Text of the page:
AIR FORCE SAFETY GOES MOBILE.
A capability designed to advance the Airman Safety Action Program (ASAP), this simple proactive tool utilizes every Airman as a sensor to identify hazards in their workplace and throughout the installation for the purpose of mishap prevention.
"We are leveraging technology to capture those unintentional errors, hazardous situations and high-risk activities that may not be identified through traditional safety reporting channels," said Kevin Tibbs, Airman Safety Action Program manager for AFSEC. "The Safety Center receives more than 60 reports a month that may not have been revealed otherwise."
Submissions to ASAP using the Airman Safety App are designed to encourage open reporting of safety concerns and information that might be critical to identifying precursors to accidents.
This includes initiating reports identifying (1) the existence of hazards, (2) events or conditions negatively affecting nuclear surety, and (3) chronic, work-related occupational illnesses.
As of Nov. 1, more than 4,500 ASAP reports have been filed since 2009. Of those, 858 in FY18 were submitted via the URL-based app.
The Airman Safety App, which can be downloaded from the major app stores, is accessible anywhere, anytime and focuses on minimizing the most common obstacles to reporting, making the process quicker and easier.
"The main advantage of the downloadable app vs the web-based app is that it is self-contained," said Frank Svet, deputy chief of the Analysis and Cyberspace Operations Division at AFSEC. "It does not need a data connection or a browser to enter and store inputs to the application, while the web-based app requires a data connection to reach the URL initially via a browser, then the app is cached and can be utilized from that point on without a data connection."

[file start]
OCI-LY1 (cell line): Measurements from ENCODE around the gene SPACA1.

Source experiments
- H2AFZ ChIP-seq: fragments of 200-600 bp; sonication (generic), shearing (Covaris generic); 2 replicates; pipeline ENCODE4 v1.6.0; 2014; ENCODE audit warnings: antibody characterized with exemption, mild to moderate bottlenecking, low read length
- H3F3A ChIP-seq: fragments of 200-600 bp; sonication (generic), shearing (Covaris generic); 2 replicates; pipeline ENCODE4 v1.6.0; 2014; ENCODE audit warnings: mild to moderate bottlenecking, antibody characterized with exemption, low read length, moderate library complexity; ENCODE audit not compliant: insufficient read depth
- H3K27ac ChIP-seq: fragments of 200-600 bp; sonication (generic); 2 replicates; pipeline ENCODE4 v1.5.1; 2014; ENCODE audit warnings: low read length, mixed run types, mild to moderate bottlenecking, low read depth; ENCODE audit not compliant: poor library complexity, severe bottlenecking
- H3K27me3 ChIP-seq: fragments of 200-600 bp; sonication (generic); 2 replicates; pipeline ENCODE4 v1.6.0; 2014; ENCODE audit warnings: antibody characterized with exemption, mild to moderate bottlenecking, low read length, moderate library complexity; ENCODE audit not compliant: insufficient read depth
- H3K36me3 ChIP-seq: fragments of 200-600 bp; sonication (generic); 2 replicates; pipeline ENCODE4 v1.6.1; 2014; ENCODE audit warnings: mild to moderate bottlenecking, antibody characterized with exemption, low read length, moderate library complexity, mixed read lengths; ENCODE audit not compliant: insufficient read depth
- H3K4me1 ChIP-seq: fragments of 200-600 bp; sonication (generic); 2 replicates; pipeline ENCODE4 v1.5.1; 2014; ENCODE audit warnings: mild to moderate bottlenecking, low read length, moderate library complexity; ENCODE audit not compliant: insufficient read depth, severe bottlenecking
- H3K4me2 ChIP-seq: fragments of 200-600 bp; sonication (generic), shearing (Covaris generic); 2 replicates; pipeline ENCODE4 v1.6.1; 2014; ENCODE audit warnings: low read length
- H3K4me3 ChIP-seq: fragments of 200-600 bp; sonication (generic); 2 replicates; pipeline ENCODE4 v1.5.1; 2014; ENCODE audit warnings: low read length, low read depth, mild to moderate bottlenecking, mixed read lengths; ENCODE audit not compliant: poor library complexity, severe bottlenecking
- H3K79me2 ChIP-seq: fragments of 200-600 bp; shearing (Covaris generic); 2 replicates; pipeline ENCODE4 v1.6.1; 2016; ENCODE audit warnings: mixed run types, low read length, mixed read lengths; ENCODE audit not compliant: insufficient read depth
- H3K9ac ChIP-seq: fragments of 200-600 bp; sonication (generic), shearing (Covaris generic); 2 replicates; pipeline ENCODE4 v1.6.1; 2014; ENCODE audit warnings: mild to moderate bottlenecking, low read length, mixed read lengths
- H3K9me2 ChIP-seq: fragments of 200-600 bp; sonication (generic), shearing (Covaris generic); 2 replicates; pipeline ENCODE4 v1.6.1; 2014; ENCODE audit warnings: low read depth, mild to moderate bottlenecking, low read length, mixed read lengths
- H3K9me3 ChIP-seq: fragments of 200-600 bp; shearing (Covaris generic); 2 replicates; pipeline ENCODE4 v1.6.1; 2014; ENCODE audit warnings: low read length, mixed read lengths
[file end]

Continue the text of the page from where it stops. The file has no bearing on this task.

The application brings a modernized touch to the Air Force's safety reporting by providing a paperfree connection between the submitter and the safety professional at their respective installation, saving countless hours in the process. Additionally, the report will be instantaneously available for that safety office to triage the issue and start mitigating identified hazards.
"Whether it's a young Airman at the gate or a pilot in the plane, feedback is important to closing the loop," added Tibbs. "Not only does the submitter receive a response to the issue through active messaging, but ASAP helps "next generation" Airmen by passing on valuable lessons learned across the force."
Air Force personnel with a common access card can access the ASAP Scoreboard on a protected website in order to see what others are reporting and to see what remedial actions have been taken to address those identified hazards.
While the majority of the functionality of the URL-based app will be replicated on the downloadable app, one enhanced feature will enable aircrew to default to aviation only questions. Another feature will enable users to submit test and practice reports to the Air Force Safety Automated System simulations environment.
The downloadable app was a cost-effective initiative developed and tested in-house by AFSEC to provide Airmen with advanced reporting options and improve the center's ability to capture hazards at installations around the world.
"Technology has transformed how Airmen send and receive information now more than ever," said Douglas MacCurdy, chief of AFSEC's Analysis and Cyberspace Operations Division. "This app capitalizes on these advancements and takes our mishap prevention efforts to the next level by providing users with real-time access to submit safety hazards and issues."
Download the Airman Safety App on the Apple App Store or the Google Play Store today.
|Printer friendly Cite/link Email Feedback|
|Date:||Sep 22, 2018|
|Previous Article:||Mishap Statistics Scoreboard.|
|Next Article:||Are you the Tortoise or the Hare?|